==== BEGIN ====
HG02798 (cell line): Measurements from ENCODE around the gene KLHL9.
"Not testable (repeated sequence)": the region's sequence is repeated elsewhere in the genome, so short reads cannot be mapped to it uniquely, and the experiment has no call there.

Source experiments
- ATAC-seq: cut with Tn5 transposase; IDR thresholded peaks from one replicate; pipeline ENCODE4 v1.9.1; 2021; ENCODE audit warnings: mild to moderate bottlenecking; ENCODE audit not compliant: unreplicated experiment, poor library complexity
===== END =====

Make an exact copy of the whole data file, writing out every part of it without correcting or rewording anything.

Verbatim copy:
HG02798 (cell line): Measurements from ENCODE around the gene KLHL9.
"Not testable (repeated sequence)": the region's sequence is repeated elsewhere in the genome, so short reads cannot be mapped to it uniquely, and the experiment has no call there.

Source experiments
- ATAC-seq: cut with Tn5 transposase; IDR thresholded peaks from one replicate; pipeline ENCODE4 v1.9.1; 2021; ENCODE audit warnings: mild to moderate bottlenecking; ENCODE audit not compliant: unreplicated experiment, poor library complexity